Driven by the anxiety of wasted miles, I flew up and over Pinchot Pass. Two more high passes. The descent to the famous swinging bridge over Woods Creek was awesome. This was my time to run, and I put the pedal down. People heard and saw me coming, and their jaws dropped. My legs felt surprisingly good. I was alert in the warmth of the day. It was some of the most fun I have had on an FKT. I got to go fast and through amazing scenery. But, just like everything in life, the descent came to an end, and I had to begin the long climb toward Glen Pass. 

The shift from downhill to uphill was not as smooth as I hoped and I was quickly dragging. It was hot, and my better-flavored electrolytes were gone. It was on to the second tier of both hydration and food. Calorie consumption had plummeted, and I was still trying to finish off the calories I wanted to have consumed through the first 48 hours. 

Glen Pass was about consistency. I hit the welcome sight of Rae Lakes and basked in the afternoon beauty of one of my favorite areas in the world. Then my gaze shifted upward, and I just walked…consistently…until I hit the top. It hurt, but the number was now 1. Just Forester Pass remained. Two southbound PCT hikers recognized me at the top, but I didn’t stay long. Many miles of running awaited. 

It was not the perfect descent like Pinchot but I half ran and half hiked it all the way down to Vidette Meadow. Forester Pass became the sole focus. I was consuming one Sour Patch Kid at a time. I was not keen on eating, but I diligently kept at it. The altitude hit hard at 11,500, and my energy was gone, but my motivation was high. I powered to the top, and it was so different experiencing everything from the opposite direction as my other 4 times over the iconic pass!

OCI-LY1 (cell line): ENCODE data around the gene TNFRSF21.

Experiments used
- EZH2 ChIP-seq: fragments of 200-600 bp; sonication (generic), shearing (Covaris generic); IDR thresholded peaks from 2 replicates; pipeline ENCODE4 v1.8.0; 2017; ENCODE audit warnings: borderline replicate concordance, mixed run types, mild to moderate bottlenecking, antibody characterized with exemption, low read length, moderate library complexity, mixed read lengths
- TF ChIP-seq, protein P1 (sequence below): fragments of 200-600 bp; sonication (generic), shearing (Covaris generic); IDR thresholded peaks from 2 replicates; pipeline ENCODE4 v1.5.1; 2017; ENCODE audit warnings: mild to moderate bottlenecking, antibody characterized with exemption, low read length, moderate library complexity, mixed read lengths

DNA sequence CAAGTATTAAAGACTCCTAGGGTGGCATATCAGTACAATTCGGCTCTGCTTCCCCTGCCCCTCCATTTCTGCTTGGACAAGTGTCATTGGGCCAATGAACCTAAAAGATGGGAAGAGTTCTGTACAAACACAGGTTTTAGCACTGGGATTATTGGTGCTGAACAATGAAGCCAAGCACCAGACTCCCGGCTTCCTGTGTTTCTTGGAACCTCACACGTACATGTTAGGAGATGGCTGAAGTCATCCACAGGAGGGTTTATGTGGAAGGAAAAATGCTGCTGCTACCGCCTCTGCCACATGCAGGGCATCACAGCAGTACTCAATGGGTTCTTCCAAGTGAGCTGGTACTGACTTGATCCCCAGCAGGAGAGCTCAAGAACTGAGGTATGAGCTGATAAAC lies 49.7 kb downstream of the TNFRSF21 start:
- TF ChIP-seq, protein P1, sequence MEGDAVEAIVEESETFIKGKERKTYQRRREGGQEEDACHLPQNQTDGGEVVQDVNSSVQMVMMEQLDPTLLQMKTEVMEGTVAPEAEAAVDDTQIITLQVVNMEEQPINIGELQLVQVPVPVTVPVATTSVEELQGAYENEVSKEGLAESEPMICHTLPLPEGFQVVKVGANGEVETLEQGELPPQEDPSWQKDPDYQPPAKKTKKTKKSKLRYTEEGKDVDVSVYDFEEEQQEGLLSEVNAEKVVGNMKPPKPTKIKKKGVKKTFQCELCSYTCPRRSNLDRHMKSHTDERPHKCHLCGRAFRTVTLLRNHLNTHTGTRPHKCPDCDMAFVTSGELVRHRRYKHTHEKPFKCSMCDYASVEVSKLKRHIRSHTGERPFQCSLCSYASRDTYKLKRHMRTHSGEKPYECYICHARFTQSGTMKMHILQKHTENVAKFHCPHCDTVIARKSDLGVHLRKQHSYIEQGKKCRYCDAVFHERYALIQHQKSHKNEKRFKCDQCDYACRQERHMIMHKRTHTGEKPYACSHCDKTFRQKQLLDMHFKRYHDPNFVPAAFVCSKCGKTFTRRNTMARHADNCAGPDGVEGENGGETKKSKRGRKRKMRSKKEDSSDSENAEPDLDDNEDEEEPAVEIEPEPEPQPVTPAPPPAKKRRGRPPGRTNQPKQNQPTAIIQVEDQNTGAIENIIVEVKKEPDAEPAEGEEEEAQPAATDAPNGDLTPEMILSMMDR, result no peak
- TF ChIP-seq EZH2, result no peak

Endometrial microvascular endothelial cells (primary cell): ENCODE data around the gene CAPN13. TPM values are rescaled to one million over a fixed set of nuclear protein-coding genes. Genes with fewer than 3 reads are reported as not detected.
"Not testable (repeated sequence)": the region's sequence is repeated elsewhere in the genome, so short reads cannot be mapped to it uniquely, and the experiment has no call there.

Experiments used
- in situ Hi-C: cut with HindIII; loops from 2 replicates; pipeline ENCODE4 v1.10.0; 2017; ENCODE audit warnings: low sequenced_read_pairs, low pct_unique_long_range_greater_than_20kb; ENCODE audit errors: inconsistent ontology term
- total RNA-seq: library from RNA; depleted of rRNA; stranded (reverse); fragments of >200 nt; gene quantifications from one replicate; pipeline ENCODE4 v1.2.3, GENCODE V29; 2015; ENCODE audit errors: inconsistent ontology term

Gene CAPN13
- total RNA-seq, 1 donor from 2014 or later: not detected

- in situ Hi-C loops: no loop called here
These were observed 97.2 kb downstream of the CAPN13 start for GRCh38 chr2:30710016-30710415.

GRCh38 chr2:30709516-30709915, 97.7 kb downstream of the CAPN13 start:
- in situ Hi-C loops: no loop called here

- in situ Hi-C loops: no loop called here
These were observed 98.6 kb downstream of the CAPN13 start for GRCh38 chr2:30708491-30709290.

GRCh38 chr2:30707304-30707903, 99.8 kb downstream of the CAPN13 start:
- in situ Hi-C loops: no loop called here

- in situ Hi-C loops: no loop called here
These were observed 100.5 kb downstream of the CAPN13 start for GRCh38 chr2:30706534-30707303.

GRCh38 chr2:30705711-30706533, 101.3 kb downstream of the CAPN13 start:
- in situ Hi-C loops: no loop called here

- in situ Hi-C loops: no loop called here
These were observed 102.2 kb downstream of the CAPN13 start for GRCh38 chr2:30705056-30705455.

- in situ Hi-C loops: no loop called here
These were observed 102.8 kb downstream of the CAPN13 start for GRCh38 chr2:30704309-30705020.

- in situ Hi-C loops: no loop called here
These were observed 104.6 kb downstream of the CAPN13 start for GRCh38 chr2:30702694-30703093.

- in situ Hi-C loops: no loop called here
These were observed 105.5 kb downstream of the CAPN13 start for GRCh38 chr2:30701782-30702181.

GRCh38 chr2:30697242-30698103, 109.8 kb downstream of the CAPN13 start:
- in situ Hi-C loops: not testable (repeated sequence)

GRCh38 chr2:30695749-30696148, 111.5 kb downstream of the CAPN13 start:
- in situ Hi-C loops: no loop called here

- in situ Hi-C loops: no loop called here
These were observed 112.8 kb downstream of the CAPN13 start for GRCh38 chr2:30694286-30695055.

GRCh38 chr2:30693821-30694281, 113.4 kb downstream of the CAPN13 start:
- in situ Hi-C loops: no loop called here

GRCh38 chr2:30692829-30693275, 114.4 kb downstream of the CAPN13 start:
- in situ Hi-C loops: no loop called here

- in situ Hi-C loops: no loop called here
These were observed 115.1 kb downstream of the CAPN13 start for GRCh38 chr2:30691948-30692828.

It was dark. It was time to begin the final push, but my body wasn’t into it. I tried to push, but an hour later, I just took a nap. The whole night went that way. Run a couple of miles, walk a couple of miles and then take a nap. Around Tyndall Creek, the world began to bounce. My eyes couldn’t focus. It was scary, and I tried every trick I knew. I licked my finger and rubbed it on my eyelids. I slapped myself. I began talking out loud to myself. At some point during this time, I woke up on the ground. I fell after falling asleep while hiking. Luckily no injuries. But I needed to rest. I set my timer for 12 minutes and went to sleep. 

I wasn’t refreshed, but I was more alert upon waking. The record was in doubt, but I had no chance before the nap. I crossed Wright Creek and Wallace Creek and finally hit the PCT/JMT intersection. This was huge mentally. Just the climb up Mt. Whitney remained. I began to run with so much adrenaline. If I averaged 3mph, I could still do it. Everything was emotional now. My heart screamed through my chest on the climb. It was steep and rocky, and I went so hard. I passed many people in the night and said nothing. I was so deep in my head that I couldn’t even interact with the world. Past guitar lake and up to the Whitney Portal Junction, I was so motivated. 

I began to run from the portal junction to the summit. A headache pounded from the altitude, but I didn’t care. The sun was coming up just as I hit the summit, and I was overwhelmed. It was so beautiful. But, my moment of tranquility ended when a bundled-up hiker said, “how are you in shorts?” I just said I had run up here, and then I left the summit to run down. The clock didn’t stop until I hit the trailhead. I had never done the Whitney Portal Trail, and it was awful. The switchbacks were endless. I have heard there are 99 of them. I also wasn’t even sure how far it was. So I ran as much as I could. Then I could see the road and the parking lot. I began to “sprint.” The “sprint” lasted 3 miles. Time continued ticking by. Where did this damn thing end? Then I turned a corner, and that was it. 

I was empty. The crying I thought would happen didn't. I had nothing left. Not one ounce of feeling anything. It had all been left somewhere along those 220 miles of the John Muir Trail.